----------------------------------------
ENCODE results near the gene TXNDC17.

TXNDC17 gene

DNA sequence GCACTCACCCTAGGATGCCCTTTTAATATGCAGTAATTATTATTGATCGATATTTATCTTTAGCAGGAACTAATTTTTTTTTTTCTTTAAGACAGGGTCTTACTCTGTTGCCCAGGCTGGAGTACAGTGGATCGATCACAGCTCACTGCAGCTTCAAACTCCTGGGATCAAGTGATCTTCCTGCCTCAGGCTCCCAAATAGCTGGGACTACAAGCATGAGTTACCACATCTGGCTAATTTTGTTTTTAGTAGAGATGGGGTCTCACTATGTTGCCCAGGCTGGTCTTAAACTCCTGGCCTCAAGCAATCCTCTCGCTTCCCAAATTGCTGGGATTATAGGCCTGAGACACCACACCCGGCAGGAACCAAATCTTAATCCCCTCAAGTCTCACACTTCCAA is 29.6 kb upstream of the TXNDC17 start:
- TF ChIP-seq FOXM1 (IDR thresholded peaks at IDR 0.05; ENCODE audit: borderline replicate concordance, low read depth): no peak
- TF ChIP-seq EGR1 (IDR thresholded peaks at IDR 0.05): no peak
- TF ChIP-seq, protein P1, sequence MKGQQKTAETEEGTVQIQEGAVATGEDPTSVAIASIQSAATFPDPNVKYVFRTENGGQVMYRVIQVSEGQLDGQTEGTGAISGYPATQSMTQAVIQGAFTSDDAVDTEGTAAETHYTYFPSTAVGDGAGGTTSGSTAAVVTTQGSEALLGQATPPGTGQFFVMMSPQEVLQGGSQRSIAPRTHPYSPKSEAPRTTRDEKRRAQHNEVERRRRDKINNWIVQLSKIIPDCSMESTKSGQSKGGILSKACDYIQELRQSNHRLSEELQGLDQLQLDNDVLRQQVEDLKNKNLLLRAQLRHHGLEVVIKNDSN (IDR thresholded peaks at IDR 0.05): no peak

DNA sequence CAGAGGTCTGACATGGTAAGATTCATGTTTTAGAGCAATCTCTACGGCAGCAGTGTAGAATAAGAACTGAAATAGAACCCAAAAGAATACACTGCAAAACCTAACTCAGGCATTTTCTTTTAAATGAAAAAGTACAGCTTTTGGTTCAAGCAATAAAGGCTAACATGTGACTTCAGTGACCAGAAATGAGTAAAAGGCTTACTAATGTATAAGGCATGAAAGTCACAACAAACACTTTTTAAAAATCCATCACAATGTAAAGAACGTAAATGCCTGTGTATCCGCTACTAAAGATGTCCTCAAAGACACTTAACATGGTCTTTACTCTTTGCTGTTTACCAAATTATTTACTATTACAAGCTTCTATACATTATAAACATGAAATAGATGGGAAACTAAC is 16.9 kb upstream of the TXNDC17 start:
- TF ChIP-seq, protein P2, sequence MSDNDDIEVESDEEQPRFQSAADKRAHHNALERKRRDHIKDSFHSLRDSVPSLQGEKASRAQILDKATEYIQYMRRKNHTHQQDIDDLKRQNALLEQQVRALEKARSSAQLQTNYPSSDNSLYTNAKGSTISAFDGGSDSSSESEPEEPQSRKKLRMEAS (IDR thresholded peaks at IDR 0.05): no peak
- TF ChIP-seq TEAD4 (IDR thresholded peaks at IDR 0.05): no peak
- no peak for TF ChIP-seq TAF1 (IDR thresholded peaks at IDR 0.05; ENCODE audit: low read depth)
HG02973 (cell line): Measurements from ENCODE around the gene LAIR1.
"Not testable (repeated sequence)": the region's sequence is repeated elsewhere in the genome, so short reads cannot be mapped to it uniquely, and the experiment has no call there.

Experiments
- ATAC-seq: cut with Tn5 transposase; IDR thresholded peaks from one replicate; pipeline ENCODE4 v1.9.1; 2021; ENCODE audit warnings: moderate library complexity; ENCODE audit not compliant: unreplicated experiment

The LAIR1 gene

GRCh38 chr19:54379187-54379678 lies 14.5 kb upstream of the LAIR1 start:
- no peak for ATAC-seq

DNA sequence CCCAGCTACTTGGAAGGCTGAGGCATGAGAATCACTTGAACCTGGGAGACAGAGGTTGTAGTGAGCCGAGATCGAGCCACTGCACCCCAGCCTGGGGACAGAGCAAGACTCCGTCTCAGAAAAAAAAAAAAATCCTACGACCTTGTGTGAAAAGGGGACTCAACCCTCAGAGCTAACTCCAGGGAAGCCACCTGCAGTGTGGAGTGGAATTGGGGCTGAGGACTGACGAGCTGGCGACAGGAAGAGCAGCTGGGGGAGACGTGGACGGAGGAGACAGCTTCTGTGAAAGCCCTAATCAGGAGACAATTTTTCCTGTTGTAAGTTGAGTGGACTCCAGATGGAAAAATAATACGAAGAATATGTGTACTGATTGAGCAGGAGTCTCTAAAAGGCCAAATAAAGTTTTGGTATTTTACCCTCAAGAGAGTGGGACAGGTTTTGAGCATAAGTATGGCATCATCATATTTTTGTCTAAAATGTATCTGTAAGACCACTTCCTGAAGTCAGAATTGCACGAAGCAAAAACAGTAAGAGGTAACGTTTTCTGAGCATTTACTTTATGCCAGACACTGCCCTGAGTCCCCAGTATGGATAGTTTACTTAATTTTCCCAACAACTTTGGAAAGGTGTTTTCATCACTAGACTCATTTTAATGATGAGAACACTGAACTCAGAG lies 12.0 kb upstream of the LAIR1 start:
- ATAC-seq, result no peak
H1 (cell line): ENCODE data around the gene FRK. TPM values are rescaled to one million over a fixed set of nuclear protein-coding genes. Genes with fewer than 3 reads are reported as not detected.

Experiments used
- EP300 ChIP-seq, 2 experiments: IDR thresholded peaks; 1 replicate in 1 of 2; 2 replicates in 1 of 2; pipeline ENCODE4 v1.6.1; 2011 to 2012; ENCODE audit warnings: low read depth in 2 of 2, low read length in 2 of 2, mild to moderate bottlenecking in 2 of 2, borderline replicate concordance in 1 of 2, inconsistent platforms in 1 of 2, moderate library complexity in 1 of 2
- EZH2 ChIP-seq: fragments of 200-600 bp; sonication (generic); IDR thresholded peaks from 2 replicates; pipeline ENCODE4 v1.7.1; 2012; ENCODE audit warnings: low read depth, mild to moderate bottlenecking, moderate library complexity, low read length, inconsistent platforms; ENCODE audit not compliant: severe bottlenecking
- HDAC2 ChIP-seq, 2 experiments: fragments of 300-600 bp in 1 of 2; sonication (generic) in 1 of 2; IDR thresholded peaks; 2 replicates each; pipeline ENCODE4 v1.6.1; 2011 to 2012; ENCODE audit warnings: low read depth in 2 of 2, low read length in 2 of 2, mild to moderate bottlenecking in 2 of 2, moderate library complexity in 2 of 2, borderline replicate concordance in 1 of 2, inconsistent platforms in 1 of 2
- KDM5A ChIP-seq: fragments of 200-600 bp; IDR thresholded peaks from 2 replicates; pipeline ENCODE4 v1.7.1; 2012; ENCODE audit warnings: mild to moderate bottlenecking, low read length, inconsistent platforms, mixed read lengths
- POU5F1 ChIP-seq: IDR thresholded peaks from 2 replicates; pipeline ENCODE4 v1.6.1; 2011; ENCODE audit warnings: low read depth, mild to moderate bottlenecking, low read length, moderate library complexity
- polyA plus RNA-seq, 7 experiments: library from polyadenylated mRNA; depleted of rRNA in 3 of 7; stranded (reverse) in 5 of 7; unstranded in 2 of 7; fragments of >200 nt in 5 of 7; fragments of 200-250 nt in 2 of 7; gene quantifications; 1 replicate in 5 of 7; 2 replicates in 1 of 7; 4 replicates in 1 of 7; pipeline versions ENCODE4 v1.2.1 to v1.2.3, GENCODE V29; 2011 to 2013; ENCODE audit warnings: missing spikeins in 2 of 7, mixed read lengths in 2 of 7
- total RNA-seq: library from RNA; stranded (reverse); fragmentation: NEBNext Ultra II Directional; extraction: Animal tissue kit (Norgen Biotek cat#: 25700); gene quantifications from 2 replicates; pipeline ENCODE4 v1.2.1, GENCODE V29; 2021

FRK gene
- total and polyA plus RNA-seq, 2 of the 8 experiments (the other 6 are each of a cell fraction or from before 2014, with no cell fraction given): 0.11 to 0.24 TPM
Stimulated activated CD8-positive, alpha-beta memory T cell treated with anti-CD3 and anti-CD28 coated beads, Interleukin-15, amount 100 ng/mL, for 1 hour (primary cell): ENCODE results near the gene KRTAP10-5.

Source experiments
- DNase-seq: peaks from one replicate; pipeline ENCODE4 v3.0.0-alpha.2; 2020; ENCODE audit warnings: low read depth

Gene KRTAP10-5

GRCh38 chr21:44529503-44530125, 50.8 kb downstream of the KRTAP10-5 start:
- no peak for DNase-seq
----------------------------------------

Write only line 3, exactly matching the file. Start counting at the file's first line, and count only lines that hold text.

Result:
DNA sequence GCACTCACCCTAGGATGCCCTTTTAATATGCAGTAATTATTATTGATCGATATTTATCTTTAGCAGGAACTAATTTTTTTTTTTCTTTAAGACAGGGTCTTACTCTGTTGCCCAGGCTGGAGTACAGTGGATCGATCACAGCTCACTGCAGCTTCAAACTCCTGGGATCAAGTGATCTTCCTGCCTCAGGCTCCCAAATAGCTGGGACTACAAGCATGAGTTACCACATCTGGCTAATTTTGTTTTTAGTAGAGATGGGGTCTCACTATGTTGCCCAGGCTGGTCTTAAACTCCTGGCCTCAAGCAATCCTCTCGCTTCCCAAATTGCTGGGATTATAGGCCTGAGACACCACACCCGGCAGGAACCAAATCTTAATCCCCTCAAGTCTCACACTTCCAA is 29.6 kb upstream of the TXNDC17 start: